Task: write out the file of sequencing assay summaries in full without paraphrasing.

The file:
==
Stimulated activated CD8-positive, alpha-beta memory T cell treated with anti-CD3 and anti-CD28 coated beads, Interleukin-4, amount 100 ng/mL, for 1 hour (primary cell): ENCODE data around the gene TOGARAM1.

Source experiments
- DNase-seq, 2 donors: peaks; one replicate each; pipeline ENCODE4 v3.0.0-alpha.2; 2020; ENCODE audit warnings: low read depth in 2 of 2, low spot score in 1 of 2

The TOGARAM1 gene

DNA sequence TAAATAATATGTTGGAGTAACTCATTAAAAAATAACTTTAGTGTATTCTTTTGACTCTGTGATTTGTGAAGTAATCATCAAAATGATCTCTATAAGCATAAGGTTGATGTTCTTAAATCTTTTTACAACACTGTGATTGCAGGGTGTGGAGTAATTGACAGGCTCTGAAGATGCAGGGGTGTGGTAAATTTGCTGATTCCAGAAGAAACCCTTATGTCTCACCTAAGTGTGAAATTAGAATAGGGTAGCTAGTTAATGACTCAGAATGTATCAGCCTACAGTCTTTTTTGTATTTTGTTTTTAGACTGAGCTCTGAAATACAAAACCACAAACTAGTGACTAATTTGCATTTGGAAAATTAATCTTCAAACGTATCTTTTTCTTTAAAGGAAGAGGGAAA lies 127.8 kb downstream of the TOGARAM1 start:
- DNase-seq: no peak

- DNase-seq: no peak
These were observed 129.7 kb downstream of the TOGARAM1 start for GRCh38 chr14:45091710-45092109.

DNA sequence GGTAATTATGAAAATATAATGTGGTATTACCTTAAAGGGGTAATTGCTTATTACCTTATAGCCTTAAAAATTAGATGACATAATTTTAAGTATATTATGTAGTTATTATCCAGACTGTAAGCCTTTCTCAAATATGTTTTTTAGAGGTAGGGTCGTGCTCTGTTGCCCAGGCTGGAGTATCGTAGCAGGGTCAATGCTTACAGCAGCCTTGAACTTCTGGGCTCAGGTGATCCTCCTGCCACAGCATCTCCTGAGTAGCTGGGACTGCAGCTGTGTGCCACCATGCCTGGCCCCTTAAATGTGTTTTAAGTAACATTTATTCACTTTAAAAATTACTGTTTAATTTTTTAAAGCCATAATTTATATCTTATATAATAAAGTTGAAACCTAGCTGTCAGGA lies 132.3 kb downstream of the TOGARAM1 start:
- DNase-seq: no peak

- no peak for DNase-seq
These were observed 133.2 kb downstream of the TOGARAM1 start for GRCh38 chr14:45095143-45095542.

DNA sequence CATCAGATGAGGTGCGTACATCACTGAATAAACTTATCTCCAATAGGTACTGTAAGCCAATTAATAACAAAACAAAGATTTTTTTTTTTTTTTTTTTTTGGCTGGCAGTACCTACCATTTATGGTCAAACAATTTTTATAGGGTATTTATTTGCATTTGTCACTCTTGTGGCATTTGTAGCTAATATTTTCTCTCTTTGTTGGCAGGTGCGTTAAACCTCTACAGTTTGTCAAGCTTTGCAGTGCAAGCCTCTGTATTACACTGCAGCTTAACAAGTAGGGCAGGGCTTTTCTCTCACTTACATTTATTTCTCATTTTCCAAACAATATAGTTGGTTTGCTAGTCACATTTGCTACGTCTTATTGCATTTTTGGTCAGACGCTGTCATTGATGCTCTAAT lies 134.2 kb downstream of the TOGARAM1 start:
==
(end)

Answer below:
Stimulated activated CD8-positive, alpha-beta memory T cell treated with anti-CD3 and anti-CD28 coated beads, Interleukin-4, amount 100 ng/mL, for 1 hour (primary cell): ENCODE data around the gene TOGARAM1.

Source experiments
- DNase-seq, 2 donors: peaks; one replicate each; pipeline ENCODE4 v3.0.0-alpha.2; 2020; ENCODE audit warnings: low read depth in 2 of 2, low spot score in 1 of 2

The TOGARAM1 gene

DNA sequence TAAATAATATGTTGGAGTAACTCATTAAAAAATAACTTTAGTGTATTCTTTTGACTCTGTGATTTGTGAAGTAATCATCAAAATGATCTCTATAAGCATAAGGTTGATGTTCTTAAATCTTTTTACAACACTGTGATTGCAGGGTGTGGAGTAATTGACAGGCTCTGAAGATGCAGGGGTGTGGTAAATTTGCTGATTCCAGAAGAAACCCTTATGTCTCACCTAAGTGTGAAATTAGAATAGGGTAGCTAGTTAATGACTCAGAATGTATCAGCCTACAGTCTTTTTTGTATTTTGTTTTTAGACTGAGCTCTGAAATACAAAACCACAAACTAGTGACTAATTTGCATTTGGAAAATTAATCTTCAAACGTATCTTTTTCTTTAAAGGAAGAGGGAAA lies 127.8 kb downstream of the TOGARAM1 start:
- DNase-seq: no peak

- DNase-seq: no peak
These were observed 129.7 kb downstream of the TOGARAM1 start for GRCh38 chr14:45091710-45092109.

DNA sequence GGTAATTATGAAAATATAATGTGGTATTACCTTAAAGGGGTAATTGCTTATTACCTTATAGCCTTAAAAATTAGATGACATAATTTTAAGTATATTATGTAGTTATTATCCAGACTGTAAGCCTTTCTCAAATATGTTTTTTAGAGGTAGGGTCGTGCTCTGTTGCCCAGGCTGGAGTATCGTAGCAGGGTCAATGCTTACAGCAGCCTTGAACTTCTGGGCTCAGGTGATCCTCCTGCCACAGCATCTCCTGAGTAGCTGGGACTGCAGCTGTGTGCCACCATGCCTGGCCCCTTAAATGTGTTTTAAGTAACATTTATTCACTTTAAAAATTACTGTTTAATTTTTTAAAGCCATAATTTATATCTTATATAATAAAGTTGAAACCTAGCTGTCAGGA lies 132.3 kb downstream of the TOGARAM1 start:
- DNase-seq: no peak

- no peak for DNase-seq
These were observed 133.2 kb downstream of the TOGARAM1 start for GRCh38 chr14:45095143-45095542.

DNA sequence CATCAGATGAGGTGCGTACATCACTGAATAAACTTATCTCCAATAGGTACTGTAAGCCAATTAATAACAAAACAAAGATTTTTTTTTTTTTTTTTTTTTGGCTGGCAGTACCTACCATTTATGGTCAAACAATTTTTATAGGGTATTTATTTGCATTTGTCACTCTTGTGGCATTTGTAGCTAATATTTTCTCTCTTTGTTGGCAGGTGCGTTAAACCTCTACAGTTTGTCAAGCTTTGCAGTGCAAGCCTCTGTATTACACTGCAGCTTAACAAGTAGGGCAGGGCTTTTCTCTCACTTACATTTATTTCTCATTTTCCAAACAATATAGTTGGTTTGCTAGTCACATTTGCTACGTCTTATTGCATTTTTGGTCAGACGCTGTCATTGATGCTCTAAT lies 134.2 kb downstream of the TOGARAM1 start: